Sunday, March 23, 2008

Spring Follows Its Own Schedule

The calendar informs us spring has been with us now for three days, but we cannot always depend on spring to exactly follow our calendar.

Azaleas, violets, flowering quince, dogwood and Japanese magnolia were showing color early. Changing weather, now warm, now cold, keeps waking them up and then they have trouble wrapping themselves in their long underwear again for protection in this come again, gone again spring.

The way to tell spring is finally here is when the air is sweet-scented with tea olive, when tender green leaves are popping out all over the boxwoods, sasanquas, blooming azaleas, roses and oxeye daisies are pushing through mulched ground. Spring comes not by calendar's prediction but as an answer to the call of the sun that reaches deep within roots and buds.

Bird songs say spring lies ahead, no matter the rain, or a swing in temperature from 70 degrees to dips of morning lows into the 20s.

One of the most delightful promises of spring is the singing of birds. It is a joy to hear them, a joy to watch their nuptial antics, and a joy to see the beginnings of nest building.

A Carolina wren awakens us from deep sleep on a sunny morning with its loud "sheree, sheree, sheree, tea-kettle, tea-kettle." A cardinal joins in the music. "What cheer, cheer, cheer, cheer" sounds loud and strong. A towhee tweets in the budding azaleas, a chickadee calls his name over and over. When we look out on the front lawn, robins are doing the "River Dance," stiff-legged and unbending straight upper bodies.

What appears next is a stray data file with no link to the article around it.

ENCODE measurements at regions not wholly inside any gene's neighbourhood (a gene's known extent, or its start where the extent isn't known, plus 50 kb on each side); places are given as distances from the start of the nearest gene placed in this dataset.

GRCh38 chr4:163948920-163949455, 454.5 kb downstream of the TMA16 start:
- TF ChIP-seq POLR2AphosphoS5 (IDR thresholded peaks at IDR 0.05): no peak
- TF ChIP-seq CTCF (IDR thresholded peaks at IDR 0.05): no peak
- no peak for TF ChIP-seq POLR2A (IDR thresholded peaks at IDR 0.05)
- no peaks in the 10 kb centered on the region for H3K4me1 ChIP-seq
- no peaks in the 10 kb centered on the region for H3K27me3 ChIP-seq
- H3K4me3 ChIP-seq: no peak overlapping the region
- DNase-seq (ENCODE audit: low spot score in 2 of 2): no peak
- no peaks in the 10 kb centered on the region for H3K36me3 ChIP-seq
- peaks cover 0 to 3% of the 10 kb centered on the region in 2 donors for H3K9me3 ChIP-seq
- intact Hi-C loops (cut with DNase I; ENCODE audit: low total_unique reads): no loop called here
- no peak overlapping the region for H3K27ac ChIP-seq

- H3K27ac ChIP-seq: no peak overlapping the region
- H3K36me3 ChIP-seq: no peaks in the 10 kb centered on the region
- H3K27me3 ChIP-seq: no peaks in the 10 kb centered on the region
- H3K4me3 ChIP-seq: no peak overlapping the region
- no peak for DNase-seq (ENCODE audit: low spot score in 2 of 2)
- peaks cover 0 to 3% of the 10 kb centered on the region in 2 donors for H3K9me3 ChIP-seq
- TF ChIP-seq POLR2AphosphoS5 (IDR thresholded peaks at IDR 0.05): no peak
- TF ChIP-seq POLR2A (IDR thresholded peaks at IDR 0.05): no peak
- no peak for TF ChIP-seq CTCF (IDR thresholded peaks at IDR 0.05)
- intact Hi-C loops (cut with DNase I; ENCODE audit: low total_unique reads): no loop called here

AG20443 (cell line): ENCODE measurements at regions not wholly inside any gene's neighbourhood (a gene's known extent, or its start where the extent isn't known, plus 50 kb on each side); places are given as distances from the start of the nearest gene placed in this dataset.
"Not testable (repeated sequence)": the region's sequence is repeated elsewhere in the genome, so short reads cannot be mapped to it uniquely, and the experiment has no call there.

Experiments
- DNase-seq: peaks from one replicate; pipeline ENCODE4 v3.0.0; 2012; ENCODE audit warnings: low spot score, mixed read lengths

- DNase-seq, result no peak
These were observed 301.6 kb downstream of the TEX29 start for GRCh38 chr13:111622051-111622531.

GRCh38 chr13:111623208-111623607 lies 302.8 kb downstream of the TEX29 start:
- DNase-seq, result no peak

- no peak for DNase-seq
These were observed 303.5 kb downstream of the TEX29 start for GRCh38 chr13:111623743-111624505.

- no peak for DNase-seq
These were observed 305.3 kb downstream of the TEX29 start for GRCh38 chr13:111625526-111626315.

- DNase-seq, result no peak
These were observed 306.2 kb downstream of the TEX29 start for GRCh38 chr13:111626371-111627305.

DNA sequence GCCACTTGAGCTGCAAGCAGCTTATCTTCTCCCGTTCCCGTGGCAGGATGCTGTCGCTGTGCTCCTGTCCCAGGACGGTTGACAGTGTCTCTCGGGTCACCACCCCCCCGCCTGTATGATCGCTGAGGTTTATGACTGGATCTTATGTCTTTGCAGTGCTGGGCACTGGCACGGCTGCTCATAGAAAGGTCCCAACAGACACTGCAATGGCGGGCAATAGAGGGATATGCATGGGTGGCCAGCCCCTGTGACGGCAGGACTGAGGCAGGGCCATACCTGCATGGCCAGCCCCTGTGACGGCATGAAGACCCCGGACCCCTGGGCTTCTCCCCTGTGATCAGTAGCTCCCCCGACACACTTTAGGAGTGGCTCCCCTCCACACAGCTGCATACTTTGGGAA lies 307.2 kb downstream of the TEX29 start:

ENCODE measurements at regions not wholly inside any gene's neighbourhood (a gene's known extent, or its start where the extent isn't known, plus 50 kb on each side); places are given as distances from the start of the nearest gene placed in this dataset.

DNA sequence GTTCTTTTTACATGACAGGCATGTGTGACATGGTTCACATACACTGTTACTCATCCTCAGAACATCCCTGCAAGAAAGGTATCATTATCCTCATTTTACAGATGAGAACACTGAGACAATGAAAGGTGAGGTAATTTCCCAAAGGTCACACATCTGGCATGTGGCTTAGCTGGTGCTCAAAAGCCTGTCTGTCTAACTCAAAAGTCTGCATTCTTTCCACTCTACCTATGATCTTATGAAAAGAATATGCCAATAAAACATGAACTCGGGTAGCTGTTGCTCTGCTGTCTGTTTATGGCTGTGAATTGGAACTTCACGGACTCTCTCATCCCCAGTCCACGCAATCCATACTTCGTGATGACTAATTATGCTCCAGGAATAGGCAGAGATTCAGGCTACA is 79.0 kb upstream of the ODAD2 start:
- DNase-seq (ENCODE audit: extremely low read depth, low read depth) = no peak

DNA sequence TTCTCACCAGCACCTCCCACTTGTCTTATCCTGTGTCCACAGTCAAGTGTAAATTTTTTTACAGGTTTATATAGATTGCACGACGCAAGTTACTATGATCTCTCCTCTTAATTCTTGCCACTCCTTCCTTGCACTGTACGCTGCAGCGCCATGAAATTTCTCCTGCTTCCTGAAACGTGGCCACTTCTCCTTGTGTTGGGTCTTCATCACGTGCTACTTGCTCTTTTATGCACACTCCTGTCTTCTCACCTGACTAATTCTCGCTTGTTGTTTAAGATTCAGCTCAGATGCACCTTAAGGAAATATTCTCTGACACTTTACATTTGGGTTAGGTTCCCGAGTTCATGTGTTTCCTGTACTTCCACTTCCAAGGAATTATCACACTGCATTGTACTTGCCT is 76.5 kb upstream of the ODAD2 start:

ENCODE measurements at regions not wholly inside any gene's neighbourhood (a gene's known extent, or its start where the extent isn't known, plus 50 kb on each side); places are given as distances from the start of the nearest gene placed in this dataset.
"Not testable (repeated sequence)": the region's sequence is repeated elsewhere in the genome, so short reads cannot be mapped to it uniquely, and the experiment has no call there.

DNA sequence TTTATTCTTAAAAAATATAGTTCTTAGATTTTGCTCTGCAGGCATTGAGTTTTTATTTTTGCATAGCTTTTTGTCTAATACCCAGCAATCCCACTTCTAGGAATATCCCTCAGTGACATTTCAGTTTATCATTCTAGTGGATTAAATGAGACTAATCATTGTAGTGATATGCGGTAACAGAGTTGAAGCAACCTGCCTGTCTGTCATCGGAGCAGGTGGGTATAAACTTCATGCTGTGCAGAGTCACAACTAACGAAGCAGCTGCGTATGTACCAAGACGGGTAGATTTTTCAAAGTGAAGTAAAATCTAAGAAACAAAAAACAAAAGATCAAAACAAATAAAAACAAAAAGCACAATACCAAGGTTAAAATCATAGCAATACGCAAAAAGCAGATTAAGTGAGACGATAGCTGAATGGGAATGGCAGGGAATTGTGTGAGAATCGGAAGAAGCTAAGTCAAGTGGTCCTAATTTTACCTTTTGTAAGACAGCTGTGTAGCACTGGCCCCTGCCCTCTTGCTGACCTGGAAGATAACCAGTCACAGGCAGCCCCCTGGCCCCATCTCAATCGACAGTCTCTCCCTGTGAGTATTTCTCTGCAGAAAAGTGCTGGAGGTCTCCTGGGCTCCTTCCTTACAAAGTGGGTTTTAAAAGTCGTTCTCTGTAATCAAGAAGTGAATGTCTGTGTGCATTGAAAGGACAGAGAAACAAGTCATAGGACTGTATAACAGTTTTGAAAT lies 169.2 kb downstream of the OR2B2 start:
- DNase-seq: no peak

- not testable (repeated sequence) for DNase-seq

Resident birds are already practicing mating songs. The morning chorus gets louder and sweeter and longer each morning. At this time of the season, the choir is made up of local yodelers. They will have picked out locations and some probably will have young before our visitors arrive from the tropics. Then the morning choir grows more beautiful as the voices of our summer guests blend with our local residents.

A goodly number of winter guests will have departed by now, weather permitting, including the dark-eyed juncos, red-breasted nuthatches and purple finches. White-throated sparrows are not in a hurry to leave, some lingering until May. Though millions of red-winged blackbirds opt to stay in the South, millions more are winging northward to nesting grounds in the meadows and marshes, weaving long black lines in the sky.

Within days summer residents will begin to arrive with spring in their throats. The wood thrush, crested flycatcher, orchard oriole, summer tanager, red-eyed, white-eyed and yellow throated vireos jet in through the first weeks of April. Purple martins are here and chimney swifts will be in before the end of the month. The first venturesome hummingbirds, green-backed and ruby-throated, are usually in by the last of March, depending on the blooming flowers.

All our forecasts for the widespread arrivals of our summer guests, of course, depend on the weather . . . spring's only true calendar.